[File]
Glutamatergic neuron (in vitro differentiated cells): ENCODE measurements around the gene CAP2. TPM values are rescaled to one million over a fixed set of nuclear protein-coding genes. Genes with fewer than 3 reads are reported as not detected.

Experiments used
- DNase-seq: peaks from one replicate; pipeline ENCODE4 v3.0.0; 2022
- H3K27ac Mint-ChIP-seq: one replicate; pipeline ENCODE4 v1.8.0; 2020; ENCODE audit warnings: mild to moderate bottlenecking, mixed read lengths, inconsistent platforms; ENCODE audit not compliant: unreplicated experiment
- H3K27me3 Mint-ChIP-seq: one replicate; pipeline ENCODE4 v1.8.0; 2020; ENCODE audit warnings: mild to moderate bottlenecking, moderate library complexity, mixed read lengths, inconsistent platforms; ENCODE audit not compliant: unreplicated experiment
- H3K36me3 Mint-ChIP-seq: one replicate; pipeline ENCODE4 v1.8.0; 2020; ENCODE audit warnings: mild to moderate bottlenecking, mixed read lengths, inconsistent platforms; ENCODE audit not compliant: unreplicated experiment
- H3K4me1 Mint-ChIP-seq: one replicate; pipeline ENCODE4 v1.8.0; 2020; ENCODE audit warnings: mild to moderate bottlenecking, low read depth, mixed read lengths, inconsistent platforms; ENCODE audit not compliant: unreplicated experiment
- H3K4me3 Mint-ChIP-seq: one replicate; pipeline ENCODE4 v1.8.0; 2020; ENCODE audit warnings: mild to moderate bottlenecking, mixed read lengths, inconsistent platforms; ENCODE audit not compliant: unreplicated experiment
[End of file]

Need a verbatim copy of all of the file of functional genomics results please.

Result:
Glutamatergic neuron (in vitro differentiated cells): ENCODE measurements around the gene CAP2. TPM values are rescaled to one million over a fixed set of nuclear protein-coding genes. Genes with fewer than 3 reads are reported as not detected.

Experiments used
- DNase-seq: peaks from one replicate; pipeline ENCODE4 v3.0.0; 2022
- H3K27ac Mint-ChIP-seq: one replicate; pipeline ENCODE4 v1.8.0; 2020; ENCODE audit warnings: mild to moderate bottlenecking, mixed read lengths, inconsistent platforms; ENCODE audit not compliant: unreplicated experiment
- H3K27me3 Mint-ChIP-seq: one replicate; pipeline ENCODE4 v1.8.0; 2020; ENCODE audit warnings: mild to moderate bottlenecking, moderate library complexity, mixed read lengths, inconsistent platforms; ENCODE audit not compliant: unreplicated experiment
- H3K36me3 Mint-ChIP-seq: one replicate; pipeline ENCODE4 v1.8.0; 2020; ENCODE audit warnings: mild to moderate bottlenecking, mixed read lengths, inconsistent platforms; ENCODE audit not compliant: unreplicated experiment
- H3K4me1 Mint-ChIP-seq: one replicate; pipeline ENCODE4 v1.8.0; 2020; ENCODE audit warnings: mild to moderate bottlenecking, low read depth, mixed read lengths, inconsistent platforms; ENCODE audit not compliant: unreplicated experiment
- H3K4me3 Mint-ChIP-seq: one replicate; pipeline ENCODE4 v1.8.0; 2020; ENCODE audit warnings: mild to moderate bottlenecking, mixed read lengths, inconsistent platforms; ENCODE audit not compliant: unreplicated experiment